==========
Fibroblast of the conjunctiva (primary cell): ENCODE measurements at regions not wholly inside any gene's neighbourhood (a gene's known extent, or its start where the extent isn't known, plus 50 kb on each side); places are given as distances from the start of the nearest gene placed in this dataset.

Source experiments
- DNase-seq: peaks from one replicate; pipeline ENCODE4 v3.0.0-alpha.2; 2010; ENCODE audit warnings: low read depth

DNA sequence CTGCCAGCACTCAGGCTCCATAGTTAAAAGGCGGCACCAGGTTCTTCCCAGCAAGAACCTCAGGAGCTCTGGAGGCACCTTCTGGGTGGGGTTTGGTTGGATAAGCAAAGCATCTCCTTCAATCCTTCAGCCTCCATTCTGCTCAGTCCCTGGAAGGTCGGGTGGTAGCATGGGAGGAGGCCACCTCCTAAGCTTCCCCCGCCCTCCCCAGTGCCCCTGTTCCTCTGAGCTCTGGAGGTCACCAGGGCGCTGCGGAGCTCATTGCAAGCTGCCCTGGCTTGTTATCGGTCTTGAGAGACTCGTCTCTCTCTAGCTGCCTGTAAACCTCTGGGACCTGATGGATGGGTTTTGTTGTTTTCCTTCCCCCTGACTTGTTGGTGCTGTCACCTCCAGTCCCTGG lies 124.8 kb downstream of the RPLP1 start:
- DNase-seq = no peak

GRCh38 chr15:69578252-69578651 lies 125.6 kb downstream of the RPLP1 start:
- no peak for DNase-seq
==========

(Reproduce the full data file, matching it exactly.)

Fibroblast of the conjunctiva (primary cell): ENCODE measurements at regions not wholly inside any gene's neighbourhood (a gene's known extent, or its start where the extent isn't known, plus 50 kb on each side); places are given as distances from the start of the nearest gene placed in this dataset.

Source experiments
- DNase-seq: peaks from one replicate; pipeline ENCODE4 v3.0.0-alpha.2; 2010; ENCODE audit warnings: low read depth

DNA sequence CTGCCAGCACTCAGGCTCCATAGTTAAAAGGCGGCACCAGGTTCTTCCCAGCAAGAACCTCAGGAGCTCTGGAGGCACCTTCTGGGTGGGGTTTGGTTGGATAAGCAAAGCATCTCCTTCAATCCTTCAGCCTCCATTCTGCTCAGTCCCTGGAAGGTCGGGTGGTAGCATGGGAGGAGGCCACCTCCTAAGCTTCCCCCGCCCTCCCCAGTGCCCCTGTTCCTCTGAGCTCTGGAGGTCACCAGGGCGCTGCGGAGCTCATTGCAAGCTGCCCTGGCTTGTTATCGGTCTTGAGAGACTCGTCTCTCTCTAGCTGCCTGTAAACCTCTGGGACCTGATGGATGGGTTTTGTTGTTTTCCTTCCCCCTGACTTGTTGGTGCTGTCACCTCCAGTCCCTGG lies 124.8 kb downstream of the RPLP1 start:
- DNase-seq = no peak

GRCh38 chr15:69578252-69578651 lies 125.6 kb downstream of the RPLP1 start:
- no peak for DNase-seq